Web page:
Tories accused of ‘doctoring’ Sir Keir Starmer interview
The clip shows Sir Keir apparently unable to answer a question from Piers Morgan on Brexit.
The Conservative Party has been accused of unfairly editing a video of Labour’s Sir Keir Starmer, to make him appear unable to answer a question on Brexit.
In the minute-long video posted on the party’s Twitter account, Sir Keir is questioned on ITV’s Good Morning Britain by Piers Morgan and Susanna Reid over Labour’s Brexit policy.
The video ends with Sir Keir staring at the camera after being asked by Mr Morgan: “Why would the EU give you a good deal if they know you are going to actively campaign against it?”
WATCH: Jeremy Corbyn's Brexit Minister can't or won't answer a simple question about Labour's position on Brexit. pic.twitter.com/wsxMlUuq9N— Conservatives (@Conservatives) November 5, 2019
However, in the original interview on Tuesday, Sir Keir actually replied to the host: “Well, Piers, I have been talking to the EU, to political leaders across the EU27 countries for three years, and I know very well what the parameters are of any deal that they would do with a Labour government.
“We actually explored some of it in the cross-party talks that we were in with the Government six months or so ago, so I know that a customs union and single market alignment and protection of workers’ rights and environmental rights and consumer rights is something that can be negotiated.”
The edited video has been shared by a number of Conservative parliamentary candidates, including Health Secretary Matt Hancock.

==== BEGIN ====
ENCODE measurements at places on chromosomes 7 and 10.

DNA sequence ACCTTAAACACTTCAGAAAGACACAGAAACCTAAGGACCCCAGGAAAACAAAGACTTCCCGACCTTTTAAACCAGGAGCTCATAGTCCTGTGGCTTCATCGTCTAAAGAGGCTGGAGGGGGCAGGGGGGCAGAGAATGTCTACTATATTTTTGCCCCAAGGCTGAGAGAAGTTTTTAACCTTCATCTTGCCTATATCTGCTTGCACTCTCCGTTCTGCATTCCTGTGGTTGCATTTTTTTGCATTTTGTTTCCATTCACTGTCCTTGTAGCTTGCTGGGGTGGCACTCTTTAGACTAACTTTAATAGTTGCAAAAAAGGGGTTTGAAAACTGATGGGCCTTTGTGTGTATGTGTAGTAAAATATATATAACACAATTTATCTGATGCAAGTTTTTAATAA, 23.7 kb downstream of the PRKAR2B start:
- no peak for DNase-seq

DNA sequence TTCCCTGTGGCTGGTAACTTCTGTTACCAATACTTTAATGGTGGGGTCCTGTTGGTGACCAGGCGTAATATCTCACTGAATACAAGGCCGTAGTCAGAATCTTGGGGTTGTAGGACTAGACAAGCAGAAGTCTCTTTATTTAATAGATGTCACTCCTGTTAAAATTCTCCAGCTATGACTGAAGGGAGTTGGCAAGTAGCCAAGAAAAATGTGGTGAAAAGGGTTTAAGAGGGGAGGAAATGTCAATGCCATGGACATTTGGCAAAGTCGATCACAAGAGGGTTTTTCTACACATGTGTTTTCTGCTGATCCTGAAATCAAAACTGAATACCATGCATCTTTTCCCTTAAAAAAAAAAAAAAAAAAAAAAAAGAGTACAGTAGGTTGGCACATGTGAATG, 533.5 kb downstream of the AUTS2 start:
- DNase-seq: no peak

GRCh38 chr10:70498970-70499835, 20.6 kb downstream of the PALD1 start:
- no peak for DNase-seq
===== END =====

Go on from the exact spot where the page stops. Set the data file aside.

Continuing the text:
Piers Morgan was among those to criticise the edit.
He tweeted: “Correct, he did [answer the question], albeit not very convincingly – but the way it has been edited is misleading and unfair to Keir Starmer.”
Labour’s parliamentary candidate for Huddersfield, Barry Sheerman, added: “Dirty work as usual how dare they play this trick on Keir!”
And SNP candidate for Glenrothes and Central Fife Peter Grant responded: “You do realise that’s a pack of lies? That you deliberately doctored the footage to make it look like something happened when you knew it didn’t?”
The party has stood by the edit, tweeting: “There have been some enquiries about the veracity of Keir Starmer’s interview this morning where he was unable to explain Labour’s plan to delay Brexit.
“Believe it or not, this car crash interview did really take place.”
The word “doctored” began trending in the UK as people used Twitter to criticise the Conservatives’ use of the clip.